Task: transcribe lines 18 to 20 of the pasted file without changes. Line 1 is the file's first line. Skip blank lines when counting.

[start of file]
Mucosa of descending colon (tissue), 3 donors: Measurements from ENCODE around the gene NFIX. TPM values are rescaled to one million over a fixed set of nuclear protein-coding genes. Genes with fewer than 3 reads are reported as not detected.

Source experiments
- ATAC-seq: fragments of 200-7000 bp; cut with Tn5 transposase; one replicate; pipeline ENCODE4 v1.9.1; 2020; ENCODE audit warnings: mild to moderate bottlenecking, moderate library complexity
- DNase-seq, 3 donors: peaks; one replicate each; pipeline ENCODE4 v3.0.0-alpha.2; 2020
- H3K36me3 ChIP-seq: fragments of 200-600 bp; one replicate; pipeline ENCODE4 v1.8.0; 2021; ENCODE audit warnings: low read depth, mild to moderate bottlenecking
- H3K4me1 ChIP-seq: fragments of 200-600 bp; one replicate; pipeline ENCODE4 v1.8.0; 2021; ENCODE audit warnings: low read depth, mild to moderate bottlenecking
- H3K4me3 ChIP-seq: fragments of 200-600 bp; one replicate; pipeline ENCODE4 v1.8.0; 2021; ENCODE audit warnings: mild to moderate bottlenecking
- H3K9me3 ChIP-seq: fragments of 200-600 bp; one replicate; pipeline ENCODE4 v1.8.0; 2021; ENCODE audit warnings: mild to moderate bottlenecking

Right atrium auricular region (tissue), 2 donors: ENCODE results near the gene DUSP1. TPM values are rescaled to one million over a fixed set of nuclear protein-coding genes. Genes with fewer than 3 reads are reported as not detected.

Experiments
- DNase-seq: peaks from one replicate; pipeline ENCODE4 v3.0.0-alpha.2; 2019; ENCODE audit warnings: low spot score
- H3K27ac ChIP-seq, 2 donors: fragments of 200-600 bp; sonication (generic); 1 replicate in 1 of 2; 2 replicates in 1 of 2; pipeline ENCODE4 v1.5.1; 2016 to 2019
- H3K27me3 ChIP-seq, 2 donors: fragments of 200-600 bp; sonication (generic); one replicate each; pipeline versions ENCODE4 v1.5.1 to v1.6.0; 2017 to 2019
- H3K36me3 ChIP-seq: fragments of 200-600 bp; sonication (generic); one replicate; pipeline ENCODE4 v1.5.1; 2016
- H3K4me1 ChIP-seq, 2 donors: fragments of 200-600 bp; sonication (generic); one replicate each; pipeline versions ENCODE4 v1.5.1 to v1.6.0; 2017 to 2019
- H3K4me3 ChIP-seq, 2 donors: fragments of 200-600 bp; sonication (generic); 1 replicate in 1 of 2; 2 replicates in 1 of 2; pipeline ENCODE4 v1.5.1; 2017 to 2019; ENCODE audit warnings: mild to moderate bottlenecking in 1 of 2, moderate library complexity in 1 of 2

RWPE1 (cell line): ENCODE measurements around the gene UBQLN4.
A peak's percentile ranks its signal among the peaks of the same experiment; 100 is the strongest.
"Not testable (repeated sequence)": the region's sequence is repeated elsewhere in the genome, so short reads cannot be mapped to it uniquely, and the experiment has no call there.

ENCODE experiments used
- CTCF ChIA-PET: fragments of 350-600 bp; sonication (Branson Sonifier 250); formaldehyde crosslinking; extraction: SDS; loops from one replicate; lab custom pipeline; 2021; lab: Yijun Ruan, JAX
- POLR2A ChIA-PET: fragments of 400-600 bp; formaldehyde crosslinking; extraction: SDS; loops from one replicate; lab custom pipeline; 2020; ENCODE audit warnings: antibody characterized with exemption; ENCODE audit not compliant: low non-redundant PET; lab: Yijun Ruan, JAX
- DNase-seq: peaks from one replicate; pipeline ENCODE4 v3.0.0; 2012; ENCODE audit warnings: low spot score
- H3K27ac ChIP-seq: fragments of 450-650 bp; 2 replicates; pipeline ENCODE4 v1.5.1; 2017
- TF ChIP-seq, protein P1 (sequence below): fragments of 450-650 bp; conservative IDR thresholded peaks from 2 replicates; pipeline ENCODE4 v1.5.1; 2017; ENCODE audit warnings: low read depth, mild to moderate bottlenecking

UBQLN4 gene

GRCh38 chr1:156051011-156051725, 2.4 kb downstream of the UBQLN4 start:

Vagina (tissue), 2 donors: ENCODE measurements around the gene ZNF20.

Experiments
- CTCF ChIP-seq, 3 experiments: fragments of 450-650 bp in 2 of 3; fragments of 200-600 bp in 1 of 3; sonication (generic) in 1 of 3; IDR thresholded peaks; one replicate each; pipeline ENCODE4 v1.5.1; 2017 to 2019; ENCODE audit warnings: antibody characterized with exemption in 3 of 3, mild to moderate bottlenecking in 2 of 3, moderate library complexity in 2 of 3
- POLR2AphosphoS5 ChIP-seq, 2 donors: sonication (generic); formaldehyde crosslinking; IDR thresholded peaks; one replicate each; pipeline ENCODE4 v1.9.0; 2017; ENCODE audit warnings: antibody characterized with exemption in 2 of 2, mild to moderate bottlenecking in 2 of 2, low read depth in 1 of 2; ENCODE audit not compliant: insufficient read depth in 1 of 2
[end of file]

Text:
A peak's percentile ranks its signal among the peaks of the same experiment; 100 is the strongest.
"Not testable (repeated sequence)": the region's sequence is repeated elsewhere in the genome, so short reads cannot be mapped to it uniquely, and the experiment has no call there.

ENCODE experiments used